Financing Deals Drive Cars

Forget the cool creative and brilliant placement you may have worked on for your last automotive client. It’s money that matters when it comes to driving consumer purchases, according to a new study by J.D. Power and Associates.

Aggressive manufacturer-sponsored rebates and low-interest finance rates that are currently spurring strong auto sales are the most effective tool in influencing new-vehicle buyers, according to the J.D. Power and Associates 2002 Escaped Shopper and Owner Loyalty Study. Among new-vehicle buyers who rejected at least one other model and who obtained zero-percent financing, nearly one-half rejected another model because it failed to offer sufficiently low rates.

"The study shows that shoppers weigh the incentives of one model over another," said Chris Denove, partner at J.D. Power and Associates. "When zero-percent financing first hit the scene, it drew people into the market who otherwise would have delayed their purchase. But now that the newness of it has worn off, we're seeing that 2.9 percent interest rates will do just as good of a job in convincing someone to buy one model over another that doesn't offer a similarly low rate."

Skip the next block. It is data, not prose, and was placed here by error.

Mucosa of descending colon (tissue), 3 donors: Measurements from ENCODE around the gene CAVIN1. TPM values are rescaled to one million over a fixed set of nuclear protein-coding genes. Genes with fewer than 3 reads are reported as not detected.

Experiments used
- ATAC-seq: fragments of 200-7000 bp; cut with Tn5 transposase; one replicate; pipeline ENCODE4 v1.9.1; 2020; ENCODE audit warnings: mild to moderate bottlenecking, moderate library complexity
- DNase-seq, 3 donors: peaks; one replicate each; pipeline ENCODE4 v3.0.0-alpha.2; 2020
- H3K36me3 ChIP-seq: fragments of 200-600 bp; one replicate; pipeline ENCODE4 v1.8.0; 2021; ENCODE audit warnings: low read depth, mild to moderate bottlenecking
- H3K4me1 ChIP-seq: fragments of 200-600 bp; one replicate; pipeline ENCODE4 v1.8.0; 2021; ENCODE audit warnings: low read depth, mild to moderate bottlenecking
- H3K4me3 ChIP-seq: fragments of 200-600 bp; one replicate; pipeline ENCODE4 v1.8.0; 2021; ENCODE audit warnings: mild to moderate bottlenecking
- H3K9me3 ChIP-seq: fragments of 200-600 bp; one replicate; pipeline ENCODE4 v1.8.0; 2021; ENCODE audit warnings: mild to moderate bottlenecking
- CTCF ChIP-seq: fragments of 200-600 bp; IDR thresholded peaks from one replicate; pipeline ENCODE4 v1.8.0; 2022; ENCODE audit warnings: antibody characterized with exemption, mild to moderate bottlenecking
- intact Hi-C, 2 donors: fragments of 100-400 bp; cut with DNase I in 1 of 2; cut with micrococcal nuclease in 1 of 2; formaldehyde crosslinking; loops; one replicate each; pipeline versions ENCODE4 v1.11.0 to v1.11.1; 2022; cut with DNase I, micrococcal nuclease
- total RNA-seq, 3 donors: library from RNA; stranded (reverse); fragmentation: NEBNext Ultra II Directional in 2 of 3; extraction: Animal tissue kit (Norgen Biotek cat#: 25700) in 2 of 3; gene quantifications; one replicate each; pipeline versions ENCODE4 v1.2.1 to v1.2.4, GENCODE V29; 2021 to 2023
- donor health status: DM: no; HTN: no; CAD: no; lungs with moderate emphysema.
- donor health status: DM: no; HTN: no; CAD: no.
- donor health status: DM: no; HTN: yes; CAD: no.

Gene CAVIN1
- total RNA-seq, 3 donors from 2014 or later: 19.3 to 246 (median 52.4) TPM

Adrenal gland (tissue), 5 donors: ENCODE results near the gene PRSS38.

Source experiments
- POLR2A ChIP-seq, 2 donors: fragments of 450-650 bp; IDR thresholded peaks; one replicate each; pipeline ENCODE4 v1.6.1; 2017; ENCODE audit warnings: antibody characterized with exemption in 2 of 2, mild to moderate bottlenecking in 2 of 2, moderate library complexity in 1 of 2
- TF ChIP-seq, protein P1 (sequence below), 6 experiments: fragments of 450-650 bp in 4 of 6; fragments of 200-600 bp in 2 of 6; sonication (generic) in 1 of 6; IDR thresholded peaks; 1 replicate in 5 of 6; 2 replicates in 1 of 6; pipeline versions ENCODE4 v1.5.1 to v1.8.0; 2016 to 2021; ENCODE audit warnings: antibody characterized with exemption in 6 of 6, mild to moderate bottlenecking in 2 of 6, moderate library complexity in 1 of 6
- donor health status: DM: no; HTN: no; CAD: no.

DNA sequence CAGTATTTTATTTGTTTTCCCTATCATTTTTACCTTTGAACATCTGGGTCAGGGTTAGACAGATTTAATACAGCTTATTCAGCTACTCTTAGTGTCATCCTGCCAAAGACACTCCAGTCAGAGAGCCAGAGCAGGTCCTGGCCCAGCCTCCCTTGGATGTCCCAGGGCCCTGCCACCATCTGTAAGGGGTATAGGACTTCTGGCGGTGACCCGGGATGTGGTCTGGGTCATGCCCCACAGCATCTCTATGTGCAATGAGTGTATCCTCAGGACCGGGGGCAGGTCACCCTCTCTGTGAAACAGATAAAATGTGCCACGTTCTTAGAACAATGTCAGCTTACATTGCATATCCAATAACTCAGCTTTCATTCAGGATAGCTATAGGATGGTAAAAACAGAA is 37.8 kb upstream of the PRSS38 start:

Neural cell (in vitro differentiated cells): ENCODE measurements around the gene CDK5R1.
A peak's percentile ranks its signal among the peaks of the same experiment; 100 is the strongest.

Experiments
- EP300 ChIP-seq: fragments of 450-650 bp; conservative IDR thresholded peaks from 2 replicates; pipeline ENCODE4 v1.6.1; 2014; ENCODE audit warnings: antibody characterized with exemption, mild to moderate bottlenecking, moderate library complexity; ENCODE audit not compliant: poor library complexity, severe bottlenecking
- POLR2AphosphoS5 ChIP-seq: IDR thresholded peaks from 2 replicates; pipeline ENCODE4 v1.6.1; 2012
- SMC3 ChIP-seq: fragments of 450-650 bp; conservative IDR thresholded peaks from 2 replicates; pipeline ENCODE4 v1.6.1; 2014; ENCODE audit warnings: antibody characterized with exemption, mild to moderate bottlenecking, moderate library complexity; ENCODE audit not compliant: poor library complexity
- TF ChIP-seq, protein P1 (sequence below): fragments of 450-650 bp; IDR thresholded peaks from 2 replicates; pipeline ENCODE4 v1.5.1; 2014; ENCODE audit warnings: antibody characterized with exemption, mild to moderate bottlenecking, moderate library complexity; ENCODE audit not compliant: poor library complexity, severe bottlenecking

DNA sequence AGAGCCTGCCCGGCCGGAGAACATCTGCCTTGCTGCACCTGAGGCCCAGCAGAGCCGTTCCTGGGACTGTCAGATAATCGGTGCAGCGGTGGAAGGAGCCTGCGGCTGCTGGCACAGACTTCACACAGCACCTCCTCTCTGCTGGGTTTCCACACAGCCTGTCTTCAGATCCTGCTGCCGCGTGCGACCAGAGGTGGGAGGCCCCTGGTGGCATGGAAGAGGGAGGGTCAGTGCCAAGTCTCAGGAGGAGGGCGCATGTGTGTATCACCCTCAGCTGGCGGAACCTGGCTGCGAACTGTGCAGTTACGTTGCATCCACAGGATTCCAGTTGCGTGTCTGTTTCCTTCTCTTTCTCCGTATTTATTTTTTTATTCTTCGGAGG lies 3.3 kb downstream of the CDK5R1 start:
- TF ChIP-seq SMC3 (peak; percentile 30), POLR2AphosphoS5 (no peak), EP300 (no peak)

Price continues to be the primary reason consumers decide not to purchase a model they originally consider. The study finds that when someone considers two or more cars, they usually end up buying the less expensive model.

Competitive price advantages help explain why Hyundai, Kia and Suzuki have the highest closing ratios among non-luxury nameplates, and Acura and Infiniti have the highest closing ratios among the luxury brands. Some high-end brands such as Cadillac, Lincoln and Porsche are frequently purchased by people who are committed to buying that specific make, and therefore rarely go out to look at any other makes. These brands, however, have relatively low closing ratios among people who also look at alternative models that are lower priced.

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